Henry Cotton, who won three British Opens between 1934 and 1948, said famously, “Every shot counts.”

Mark Broadie has taken that to heart. At Pelham Country Club where he’s been club champ, he can play. At Columbia University Graduate School of Business where he teaches, he can count.

Now his new book EVERY SHOT COUNTS proves he can handle them both, like a pro.

John Coyne is a bestselling author whose latest golf novel is The Caddie Who Won the Masters. Learn more at John Coyne Books.

Monday, August 18

Yang Defeats Connors to Win U.S. Amateur

Editor's note: A point of pride. The new U.S. Amateur champion attends my alma mater, San Diego State.


JOHNS CREEK, Ga. – Gunn Yang, 20, of the Republic of Korea, defeated Corey Conners, of Canada, 2 and 1, in the 36-hole final match Sunday to win the 2014 U.S. Amateur Championship at Atlanta Athletic Club’s 7,208-yard, par-71 Highlands Course.

“I was just trying to make it to the match-play portion, really,” said Yang, a San Diego State University sophomore who had back surgery in May 2013.

“That was the goal, first of all. And then when I made it to the match play, I was like, maybe I can do this. I was just trying to go through by every single match, just trying to play my game and trying to see how it goes, and I got the trophy. So, I'm really excited and really happy about it.”

Yang, who grew up in Korea and played competitive amateur golf in Australia for five years, is the second Korean-born player to win the U.S. Amateur, joining Byeong-Hun “Ben” An, who claimed the title at Southern Hills Country Club in Tulsa, Okla., in 2009.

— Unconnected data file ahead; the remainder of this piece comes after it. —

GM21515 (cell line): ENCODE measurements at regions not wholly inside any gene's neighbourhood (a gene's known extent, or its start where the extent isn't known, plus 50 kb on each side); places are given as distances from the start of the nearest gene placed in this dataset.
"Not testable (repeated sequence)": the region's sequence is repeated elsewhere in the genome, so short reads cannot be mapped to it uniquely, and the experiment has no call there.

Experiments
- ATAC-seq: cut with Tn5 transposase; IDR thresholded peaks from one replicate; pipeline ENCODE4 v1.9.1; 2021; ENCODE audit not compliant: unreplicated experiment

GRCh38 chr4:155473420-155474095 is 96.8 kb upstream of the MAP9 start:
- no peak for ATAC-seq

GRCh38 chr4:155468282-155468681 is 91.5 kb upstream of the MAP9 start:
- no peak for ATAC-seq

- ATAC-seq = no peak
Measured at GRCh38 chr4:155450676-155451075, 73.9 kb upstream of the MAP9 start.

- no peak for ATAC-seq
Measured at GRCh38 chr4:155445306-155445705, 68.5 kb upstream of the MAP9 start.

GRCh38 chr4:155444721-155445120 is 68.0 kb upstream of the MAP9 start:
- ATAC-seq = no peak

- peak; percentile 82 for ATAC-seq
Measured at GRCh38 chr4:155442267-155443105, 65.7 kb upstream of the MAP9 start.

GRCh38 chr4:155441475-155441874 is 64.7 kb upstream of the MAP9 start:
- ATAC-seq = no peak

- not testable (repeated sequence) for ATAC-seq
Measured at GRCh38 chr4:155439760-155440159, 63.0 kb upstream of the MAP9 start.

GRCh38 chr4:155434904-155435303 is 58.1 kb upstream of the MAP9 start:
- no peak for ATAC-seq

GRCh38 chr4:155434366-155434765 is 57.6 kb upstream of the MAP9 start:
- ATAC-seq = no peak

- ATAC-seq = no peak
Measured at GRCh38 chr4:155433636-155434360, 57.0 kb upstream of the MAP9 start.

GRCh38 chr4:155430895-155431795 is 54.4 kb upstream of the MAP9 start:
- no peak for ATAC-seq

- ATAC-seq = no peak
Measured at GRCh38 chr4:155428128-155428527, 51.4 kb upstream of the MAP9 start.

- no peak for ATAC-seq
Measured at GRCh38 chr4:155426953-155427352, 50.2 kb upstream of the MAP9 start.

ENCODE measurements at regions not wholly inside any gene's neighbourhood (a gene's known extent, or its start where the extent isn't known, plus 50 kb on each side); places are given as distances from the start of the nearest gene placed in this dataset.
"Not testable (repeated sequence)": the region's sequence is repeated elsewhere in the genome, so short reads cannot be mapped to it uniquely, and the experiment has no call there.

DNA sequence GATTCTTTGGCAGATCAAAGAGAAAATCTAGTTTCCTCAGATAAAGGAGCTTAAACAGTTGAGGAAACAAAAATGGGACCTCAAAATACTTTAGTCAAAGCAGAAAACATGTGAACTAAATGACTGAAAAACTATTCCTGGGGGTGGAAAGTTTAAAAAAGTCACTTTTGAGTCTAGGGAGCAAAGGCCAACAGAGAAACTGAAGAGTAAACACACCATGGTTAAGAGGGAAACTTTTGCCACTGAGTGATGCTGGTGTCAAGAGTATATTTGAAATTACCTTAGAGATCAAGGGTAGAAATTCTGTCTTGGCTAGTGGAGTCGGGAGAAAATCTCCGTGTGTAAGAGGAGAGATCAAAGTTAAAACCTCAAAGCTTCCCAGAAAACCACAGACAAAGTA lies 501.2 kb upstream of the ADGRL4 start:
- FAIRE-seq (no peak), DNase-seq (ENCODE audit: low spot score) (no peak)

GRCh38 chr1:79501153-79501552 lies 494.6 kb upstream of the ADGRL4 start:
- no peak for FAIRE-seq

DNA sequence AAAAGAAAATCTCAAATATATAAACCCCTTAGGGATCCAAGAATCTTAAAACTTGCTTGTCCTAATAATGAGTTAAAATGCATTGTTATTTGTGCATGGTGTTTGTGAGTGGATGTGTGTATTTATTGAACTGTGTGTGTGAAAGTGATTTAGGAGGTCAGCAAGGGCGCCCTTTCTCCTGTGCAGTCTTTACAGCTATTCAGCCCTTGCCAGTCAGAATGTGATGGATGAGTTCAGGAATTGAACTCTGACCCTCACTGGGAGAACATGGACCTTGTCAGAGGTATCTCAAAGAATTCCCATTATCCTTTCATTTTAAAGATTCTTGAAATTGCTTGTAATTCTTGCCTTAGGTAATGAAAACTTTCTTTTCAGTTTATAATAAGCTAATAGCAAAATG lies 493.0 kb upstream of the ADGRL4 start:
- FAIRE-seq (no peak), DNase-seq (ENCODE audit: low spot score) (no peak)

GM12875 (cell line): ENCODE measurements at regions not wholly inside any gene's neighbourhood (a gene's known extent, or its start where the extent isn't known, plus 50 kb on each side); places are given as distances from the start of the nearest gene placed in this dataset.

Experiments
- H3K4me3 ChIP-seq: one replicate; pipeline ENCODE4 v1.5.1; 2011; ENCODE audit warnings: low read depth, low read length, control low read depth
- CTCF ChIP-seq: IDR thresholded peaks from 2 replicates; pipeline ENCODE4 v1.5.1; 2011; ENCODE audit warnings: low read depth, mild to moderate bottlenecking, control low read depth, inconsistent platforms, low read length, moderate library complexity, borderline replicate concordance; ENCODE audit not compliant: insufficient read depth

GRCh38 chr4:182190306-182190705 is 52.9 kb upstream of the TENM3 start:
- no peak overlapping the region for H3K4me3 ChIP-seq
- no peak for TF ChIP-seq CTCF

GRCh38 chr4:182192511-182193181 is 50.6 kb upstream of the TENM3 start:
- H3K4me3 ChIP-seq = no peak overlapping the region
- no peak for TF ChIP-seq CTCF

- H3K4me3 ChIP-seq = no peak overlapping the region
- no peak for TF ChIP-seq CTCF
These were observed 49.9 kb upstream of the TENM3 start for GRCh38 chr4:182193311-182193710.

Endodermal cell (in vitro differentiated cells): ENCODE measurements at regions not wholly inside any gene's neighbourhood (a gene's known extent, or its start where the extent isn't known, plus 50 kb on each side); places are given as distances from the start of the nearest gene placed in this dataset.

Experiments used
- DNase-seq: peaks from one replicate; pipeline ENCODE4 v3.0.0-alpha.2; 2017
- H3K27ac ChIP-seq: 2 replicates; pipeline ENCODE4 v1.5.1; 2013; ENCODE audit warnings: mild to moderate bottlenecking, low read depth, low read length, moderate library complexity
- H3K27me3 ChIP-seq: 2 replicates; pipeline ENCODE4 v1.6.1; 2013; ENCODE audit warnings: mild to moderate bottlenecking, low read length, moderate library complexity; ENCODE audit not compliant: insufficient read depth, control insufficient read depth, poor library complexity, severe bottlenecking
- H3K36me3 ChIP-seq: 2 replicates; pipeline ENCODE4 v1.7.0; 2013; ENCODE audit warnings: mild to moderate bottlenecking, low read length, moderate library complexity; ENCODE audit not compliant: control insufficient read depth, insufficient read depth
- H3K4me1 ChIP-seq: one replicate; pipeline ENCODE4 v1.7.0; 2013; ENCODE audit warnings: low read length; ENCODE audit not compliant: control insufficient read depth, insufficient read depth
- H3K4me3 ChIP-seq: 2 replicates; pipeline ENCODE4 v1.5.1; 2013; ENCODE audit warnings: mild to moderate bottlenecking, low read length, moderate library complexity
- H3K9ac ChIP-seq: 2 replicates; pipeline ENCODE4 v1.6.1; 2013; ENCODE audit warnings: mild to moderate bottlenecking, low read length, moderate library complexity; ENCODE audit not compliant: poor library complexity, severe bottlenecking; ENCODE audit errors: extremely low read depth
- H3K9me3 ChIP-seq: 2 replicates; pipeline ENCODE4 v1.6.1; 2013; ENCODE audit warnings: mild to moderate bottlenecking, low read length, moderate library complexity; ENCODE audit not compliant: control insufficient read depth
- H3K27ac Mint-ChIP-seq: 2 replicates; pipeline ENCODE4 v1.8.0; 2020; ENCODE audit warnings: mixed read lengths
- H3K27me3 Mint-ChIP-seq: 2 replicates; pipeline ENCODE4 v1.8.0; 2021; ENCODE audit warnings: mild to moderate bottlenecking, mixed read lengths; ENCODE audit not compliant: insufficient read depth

Conners, 22, a recent graduate of Kent State University in Ohio who lost to eventual champion Matt Fitzpatrick in the 2013 semifinals, was vying to become the first Canadian winner since Gary Cowan in 1971. He was the first player since Patrick Cantlay in 2010 (semifinals) and 2011 (final) to advance to at least the semifinals in back-to-back years.

Yang, who was playing in his first U.S. Amateur after qualifying on July 21 at Hacienda Golf Club in La Habra Heights, Calif., held a 1-up lead through the morning 18 holes. He never trailed in the match.

“I haven't won a tournament for a long time, like maybe five or six years,” said Gunn.

“I was going through my injury, also. I was just trying to play my game. Obviously, it just popped in my head that if I beat Corey, then I win the trophy. But, I was just trying to concentrate and just trying to hit balls and just put it next to the hole and make the putt.”

Friday, August 15

Go Paddleboarding With Davis Love III

(Courtesy of Sea Island)
A LITTLE FRIDAY FUN HERE. Forget golf for a moment and consider paddleboarding with, yes, PGA champion and former Ryder Cup captain Davis Love III.

From the release:
On September 14, Sea Island resort in Georgia is giving locals and guests the rare and exciting opportunity to meet and go on a paddleboarding adventure with one of golf’s most celebrated champions, Davis Love III. 
Hosted by Davis Love III himself, the “Off the Dock with Davis” event will take place from 3-9 p.m., starting at Village Creek Landing on St. Simons Island and concluding at Sea Island’s Rainbow Island, where a luau-style party will await. Participants will be able to interact with one of the greatest golfers in the country in a serene setting devoid of balls and clubs. 
Tickets are $65 for adults and $25 for children, which includes live music, food and transportation from Sea Island to Village Creek. (Paddleboards will be available to rent.) This rain or shine event is open to the public but reservations are required and can be made by calling 1-855-572-4975 ext. 5111.
Maybe Davis will help you with your paddleboard grip and stroke.

Thursday, August 14